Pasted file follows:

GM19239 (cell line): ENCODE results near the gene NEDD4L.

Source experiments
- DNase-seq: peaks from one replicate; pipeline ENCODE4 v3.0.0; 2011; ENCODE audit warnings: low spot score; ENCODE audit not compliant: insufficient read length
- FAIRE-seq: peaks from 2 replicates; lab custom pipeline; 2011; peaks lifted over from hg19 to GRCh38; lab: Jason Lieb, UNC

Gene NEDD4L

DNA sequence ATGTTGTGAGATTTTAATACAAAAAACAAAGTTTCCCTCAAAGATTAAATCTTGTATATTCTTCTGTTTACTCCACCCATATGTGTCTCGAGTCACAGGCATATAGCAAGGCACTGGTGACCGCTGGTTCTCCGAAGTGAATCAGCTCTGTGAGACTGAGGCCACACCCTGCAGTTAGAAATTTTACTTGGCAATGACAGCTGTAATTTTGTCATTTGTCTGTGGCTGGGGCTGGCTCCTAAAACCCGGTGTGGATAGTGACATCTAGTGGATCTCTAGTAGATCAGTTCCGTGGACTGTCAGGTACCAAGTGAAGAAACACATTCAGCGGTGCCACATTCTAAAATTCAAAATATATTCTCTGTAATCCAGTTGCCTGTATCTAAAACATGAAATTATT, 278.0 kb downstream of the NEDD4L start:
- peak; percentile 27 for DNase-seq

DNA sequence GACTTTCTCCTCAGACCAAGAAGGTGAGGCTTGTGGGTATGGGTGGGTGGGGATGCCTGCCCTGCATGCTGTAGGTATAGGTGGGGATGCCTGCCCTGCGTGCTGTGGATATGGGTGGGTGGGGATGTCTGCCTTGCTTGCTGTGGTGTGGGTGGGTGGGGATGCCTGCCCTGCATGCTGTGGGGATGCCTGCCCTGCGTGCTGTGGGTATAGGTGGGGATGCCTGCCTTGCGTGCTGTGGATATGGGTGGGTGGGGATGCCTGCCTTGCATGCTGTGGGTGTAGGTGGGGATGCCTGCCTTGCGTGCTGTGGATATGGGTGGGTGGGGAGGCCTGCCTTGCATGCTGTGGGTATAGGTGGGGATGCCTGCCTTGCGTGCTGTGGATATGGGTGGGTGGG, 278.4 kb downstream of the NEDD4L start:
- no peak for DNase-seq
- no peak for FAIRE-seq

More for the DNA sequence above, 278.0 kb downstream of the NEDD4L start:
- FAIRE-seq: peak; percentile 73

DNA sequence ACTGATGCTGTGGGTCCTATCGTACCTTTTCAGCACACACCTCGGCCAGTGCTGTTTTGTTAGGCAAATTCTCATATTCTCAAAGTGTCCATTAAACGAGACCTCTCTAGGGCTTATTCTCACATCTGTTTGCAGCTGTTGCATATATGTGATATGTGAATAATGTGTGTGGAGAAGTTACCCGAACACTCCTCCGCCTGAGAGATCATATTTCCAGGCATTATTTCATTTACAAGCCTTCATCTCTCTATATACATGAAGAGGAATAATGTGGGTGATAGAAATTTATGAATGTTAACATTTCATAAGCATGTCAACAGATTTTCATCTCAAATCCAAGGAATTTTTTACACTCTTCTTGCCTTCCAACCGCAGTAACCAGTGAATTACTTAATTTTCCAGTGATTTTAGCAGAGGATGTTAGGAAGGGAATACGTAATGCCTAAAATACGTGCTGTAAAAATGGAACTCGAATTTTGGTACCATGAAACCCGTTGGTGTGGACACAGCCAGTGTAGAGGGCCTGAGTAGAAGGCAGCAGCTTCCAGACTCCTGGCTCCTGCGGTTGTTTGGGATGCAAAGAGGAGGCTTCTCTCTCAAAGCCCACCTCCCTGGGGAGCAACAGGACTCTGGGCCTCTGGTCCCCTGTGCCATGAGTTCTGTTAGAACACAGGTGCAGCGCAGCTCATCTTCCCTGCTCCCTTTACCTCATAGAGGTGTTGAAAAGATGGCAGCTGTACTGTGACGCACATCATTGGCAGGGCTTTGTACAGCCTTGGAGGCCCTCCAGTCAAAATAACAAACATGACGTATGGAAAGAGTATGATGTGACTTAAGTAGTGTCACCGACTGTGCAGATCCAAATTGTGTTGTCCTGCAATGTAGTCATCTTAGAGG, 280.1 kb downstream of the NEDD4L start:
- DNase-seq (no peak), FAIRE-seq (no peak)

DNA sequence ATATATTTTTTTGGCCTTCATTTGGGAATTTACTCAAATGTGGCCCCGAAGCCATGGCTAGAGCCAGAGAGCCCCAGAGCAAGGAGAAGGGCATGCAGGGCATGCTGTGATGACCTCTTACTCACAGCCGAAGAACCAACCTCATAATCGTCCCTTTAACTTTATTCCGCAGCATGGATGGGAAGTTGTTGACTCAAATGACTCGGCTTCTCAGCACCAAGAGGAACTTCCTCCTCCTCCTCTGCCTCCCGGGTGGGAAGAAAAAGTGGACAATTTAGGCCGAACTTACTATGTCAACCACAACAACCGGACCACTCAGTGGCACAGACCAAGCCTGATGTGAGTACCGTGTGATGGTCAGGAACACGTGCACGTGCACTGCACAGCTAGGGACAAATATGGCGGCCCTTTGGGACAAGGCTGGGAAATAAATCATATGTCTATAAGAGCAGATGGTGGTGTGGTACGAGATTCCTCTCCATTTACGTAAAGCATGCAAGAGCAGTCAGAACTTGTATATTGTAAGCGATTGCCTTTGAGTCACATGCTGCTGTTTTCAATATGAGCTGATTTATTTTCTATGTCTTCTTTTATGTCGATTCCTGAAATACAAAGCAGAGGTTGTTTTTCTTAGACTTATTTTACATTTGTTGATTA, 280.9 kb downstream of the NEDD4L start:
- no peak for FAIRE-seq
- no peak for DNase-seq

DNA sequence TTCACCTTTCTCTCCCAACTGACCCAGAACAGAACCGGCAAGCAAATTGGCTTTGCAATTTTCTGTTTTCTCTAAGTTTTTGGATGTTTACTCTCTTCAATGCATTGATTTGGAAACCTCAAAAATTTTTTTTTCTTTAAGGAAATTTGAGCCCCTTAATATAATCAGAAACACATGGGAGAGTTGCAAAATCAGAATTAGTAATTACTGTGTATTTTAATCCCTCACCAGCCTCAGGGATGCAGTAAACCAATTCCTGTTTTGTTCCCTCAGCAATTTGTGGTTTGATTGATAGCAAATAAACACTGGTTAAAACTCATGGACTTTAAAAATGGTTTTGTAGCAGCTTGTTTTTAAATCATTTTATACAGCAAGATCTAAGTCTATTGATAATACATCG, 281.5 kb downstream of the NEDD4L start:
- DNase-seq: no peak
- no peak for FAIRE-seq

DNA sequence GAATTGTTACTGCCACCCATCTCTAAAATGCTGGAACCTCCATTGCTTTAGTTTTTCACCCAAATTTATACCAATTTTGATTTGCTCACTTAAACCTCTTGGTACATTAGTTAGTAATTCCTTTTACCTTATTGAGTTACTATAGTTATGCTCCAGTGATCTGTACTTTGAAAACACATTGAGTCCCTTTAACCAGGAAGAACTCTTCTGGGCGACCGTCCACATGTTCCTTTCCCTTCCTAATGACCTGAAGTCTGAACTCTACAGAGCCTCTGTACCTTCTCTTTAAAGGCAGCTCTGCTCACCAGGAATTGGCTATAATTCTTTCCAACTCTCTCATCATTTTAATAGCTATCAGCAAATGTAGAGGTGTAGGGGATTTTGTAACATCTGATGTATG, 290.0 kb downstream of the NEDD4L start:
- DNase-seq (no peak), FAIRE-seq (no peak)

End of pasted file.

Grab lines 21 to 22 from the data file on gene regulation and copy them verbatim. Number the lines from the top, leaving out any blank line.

DNA sequence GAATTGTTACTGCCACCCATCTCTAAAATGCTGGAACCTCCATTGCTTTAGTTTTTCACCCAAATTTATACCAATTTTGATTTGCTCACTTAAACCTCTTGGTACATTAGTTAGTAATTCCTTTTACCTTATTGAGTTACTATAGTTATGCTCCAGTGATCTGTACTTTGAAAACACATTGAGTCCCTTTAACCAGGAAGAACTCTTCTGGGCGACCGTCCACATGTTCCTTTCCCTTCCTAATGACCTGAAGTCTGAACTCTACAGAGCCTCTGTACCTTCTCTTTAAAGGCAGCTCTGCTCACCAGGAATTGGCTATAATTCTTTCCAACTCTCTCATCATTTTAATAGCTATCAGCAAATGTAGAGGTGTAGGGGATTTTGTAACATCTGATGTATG, 290.0 kb downstream of the NEDD4L start:
- DNase-seq (no peak), FAIRE-seq (no peak)